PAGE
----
Covid-19 vaccine trials expose regulatory cracks

PT Jyothi Datta | Updated on January 24, 2021

Shot in the arm: Doctors at a Bhopal hospital after taking the vaccine   -  THE HINDU/ AM FARUQUI

Volunteers complain that the patient voice continues to be lost in the din; oversight committees must ensure patient is safe

The similarities are unsettling. Volunteers alleging that they did not know they were part of a clinical trial. A cloud over their consent, and whether it was taken as mandated by the law. And the location, Bhopal.

These are complaints from volunteers who participated in a Covid-19 vaccine trial at a Bhopal Hospital.

But not too long ago, similar complaints from Indore and Bhopal had rocked the entire clinical trial ecosystem in the country. A watershed development, it led to the Centre tightening laws that governed clinical trials, including bringing in audio-visual consent and reviews by subject expert committees. Measures that were brought in under the watchful eye of the Supreme Court.

But recent incidents involving the Covid-19 vaccine trials have exposed regulatory cracks. And advocacy groups and counsel for the volunteers complain that the patient voice continues to be lost in the din.

“It’s been 10 years,” says Amulya Nidhi of Swasthya Adhikar Manch (SAM), a non-profit body, regretting the repetitive nature of complaints involving the rights of the volunteers or patients participating in clinical trials. SAM had approached the Supreme Court in 2012, following which the rules were tightened.

“A clinical trial needs to fulfil three criteria: Cater to an unmet medical need, be innovative and its benefits need to outweigh risks,” Nidhi explains, adding that transparency, however, continues to elude clinical trials.

In fact, it only gets more tricky. One of the vaccines received an approval in the “clinical trial mode”, a caveat that has ramifications when it comes to serious adverse events and compensation, if required. Against this backdrop, doctors and health workers are getting vaccinated, but some are seeking greater clarity.

The Bhopal trial incident involves Bharat Biotech’s vaccine, Covaxin, and its emergency approval was given in the “clinical trial mode”. But the Serum Institute (Astrazeneca-OxfordUniversity) vaccine also faced trial issues, when a volunteer alleged side-effects linked to the vaccine. Both companies and hospitals involved with the respective trials have, however, said the adverse events experienced by the volunteers were not linked to the vaccine.

Incidentally, the Indian Council of Medical Research (ICMR) collaborates on both the vaccines. Questioning its silence on the allegations coming from volunteers, health activist Rachna Dhingra says that as the organisation which sets rules for bio-medical research, ICMR should clear the air when complaints are made on trial procedures, follow-ups and so on.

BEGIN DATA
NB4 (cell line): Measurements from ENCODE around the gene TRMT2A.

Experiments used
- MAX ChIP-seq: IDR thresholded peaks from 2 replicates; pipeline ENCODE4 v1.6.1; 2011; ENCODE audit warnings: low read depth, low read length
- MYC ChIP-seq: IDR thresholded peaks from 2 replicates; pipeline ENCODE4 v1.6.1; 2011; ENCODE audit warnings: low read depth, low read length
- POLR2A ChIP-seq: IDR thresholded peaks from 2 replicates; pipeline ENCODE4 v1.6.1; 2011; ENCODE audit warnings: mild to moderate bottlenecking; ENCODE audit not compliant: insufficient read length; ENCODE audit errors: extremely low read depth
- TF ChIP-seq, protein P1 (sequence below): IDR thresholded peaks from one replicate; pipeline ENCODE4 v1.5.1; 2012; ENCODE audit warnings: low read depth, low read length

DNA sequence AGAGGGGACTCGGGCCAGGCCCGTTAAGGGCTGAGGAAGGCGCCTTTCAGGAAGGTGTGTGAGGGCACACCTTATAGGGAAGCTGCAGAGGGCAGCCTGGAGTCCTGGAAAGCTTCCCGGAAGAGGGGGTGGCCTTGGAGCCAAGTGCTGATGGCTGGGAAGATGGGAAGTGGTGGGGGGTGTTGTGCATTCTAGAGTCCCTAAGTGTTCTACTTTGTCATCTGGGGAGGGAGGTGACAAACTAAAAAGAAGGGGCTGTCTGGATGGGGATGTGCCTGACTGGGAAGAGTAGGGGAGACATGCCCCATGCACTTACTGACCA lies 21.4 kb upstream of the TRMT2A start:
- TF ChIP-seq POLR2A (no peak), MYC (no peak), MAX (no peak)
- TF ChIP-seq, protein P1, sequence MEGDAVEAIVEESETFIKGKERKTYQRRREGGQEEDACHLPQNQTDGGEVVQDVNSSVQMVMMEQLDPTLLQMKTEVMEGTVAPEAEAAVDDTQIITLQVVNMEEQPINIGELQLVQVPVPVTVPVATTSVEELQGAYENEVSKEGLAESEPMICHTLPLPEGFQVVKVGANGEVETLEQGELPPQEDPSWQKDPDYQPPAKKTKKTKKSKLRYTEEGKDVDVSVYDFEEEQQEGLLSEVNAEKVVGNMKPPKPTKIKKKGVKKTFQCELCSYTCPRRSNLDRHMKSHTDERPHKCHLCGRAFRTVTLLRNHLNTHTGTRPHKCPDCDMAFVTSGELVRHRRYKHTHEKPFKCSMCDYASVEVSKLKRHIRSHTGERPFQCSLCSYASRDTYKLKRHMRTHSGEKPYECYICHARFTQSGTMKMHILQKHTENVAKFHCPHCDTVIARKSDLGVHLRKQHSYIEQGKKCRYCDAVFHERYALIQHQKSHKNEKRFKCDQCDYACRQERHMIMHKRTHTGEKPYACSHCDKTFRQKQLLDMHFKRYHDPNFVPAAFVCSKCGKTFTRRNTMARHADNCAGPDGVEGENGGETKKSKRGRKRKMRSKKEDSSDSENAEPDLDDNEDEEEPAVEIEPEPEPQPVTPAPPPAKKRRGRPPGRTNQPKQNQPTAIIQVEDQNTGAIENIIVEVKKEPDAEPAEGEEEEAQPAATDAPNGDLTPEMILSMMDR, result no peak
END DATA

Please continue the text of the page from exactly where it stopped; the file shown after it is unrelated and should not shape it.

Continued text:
Pointing to inherent loop-holes, she says that patient follow-ups are done over the phone, which may be with one member of the family who may be unaware of the side-effects experienced by the member who participated in the trial. Dhingra is with the Bhopal Group for Information and Action, another voluntary organisation.

The primary job of the ethics committee, which oversees the trial, is to protect the patient, says Anant Bhan, a researcher on global health, bioethics and health policy.

While mistakes can happen, it is for these oversight committees to ensure the patient is safe and complaints are redressed as mandated by the law.

There are, however, several layers of experts to review a trial and enough outside representatives to keep the process independent, holds Chirag Trivedi, president, Indian Society for Clinical Research, an association of clinical research industry professionals. He explains that there are legal avenues for patients to raise concerns on their trial and the process has worked. “We have many more diseases to conquer, and only if we do it right can we build confidence,” he says.

Building trust

While the Indian clinical trial laws have compensation formulas written into it, some clinical researchers are calling for a “no-fault” compensation to build trust among patients/volunteers and in the long term interest of research.

Virologist Shahid Jameel underlines the importance of establishing causality through a thorough and transparent investigation. “It builds trust,” he says, urging clear communication at all levels.

“Vaccines are a product of science and work on science and evidence. Don’t create smoke-screens around it, as that will erode the trust,” says Jameel, director, Trivedi School of Biosciences, Ashoka University.

Volunteers, he stresses, usually take part in a trial out of the goodness of their heart. “So, in the interest of clinical trials, volunteers too need to be protected. It is a symbiotic relationship and not us versus them,” he says.

Published on January 24, 2021

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